Not-art Ebert on Hitman film

Helps his point, apparently.

Film critic Roger Ebert has used his review of the new Hitman film to revisit his critique of videogames as an art form - or, rather, not being one.

"The movie, directed by Xavier Gens, was inspired by a best-selling video game and serves as an excellent illustration of my conviction that video games will never become an art form - never, at least, until they morph into something else or more," Ebert writes in a review published online.

Pointing out that he found Agent 47's "lonely self-sufficiency" intriguing, he says that "to the degree" the film explores his relationship with female character Nika "it is absorbing".

Having given that much away, he heads quickly to the point he wanted to make: "Other scenes, which involve Agent 47 striding down corridors, an automatic weapon in each hand, shooting down opponents who come dressed as Jedi troopers in black. These scenes are no doubt from the video game.

"The troopers spring into sight, pop up and start shooting, and he has target practice. He also jumps out of windows without knowing where he's going to land, and that feels like he's cashing in a chip he won earlier in the game."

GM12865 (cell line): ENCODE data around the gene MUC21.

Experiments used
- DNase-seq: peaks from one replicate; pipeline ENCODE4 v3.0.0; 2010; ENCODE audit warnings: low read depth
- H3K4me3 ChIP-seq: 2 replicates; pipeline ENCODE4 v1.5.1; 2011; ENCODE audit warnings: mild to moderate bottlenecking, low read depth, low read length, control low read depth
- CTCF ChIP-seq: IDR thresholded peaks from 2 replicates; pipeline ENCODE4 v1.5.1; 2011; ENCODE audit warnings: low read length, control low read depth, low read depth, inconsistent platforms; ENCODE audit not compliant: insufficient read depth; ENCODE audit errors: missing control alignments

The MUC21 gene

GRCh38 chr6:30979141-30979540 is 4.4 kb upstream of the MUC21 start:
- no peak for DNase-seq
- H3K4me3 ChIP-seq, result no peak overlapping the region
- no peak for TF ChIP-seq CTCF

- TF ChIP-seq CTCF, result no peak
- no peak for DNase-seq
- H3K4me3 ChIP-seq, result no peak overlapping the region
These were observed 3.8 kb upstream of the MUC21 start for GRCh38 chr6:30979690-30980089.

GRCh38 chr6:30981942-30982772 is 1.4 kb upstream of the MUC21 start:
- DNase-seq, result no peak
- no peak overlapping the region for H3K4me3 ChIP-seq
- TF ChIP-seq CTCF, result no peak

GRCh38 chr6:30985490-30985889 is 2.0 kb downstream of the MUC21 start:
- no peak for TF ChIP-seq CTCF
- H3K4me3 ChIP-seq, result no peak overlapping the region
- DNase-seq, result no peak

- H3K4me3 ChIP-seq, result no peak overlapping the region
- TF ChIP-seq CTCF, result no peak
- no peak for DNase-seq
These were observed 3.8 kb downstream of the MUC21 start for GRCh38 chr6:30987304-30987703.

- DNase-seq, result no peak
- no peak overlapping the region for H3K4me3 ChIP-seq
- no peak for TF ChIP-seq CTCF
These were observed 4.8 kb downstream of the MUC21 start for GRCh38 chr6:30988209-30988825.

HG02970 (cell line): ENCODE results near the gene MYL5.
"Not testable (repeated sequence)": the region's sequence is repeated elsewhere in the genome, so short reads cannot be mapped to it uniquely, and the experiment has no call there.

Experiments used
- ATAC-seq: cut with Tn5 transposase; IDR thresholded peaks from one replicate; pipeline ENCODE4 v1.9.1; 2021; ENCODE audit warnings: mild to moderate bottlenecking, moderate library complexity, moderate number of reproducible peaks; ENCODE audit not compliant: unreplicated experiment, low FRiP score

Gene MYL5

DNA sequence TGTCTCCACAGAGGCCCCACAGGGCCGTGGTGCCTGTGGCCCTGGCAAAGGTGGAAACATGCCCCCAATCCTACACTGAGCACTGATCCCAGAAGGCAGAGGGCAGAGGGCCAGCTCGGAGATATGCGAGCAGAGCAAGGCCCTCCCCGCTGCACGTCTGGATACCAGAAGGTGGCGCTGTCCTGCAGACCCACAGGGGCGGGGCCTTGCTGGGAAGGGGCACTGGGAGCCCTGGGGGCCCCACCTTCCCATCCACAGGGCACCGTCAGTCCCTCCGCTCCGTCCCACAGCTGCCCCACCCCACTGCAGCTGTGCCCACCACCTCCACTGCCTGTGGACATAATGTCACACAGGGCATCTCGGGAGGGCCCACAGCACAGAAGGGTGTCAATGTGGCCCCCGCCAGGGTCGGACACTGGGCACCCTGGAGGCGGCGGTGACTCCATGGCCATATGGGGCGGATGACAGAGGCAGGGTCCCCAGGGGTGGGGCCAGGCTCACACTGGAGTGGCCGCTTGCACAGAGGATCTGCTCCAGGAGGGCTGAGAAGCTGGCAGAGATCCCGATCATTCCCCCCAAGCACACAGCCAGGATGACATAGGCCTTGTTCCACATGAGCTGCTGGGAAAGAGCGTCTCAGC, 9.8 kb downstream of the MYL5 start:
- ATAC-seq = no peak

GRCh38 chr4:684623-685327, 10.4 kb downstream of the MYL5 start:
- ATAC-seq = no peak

Agent 47 without "the obligatory video game requirements" might have been more like Le Samourai, he says, ultimately concluding that the film stands on the wrong side of "the threshold between video games and art".

Ebert is a firm proponent of the view that games are not art, having argued the toss plenty of times in the past. Then again, he probably hasn't got the "Little Rocket Man" Achievement in The Orange Box and he looks like he spawn-camps.

The Hitman film is due in cinemas (British ones, anyway) from 30th November, and stars Timothy Olyphant.

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About the author

Tom Bramwell

Tom Bramwell

Contributor  |  tombramwell

Tom worked at Eurogamer from early 2000 to late 2014, including seven years as Editor-in-Chief.


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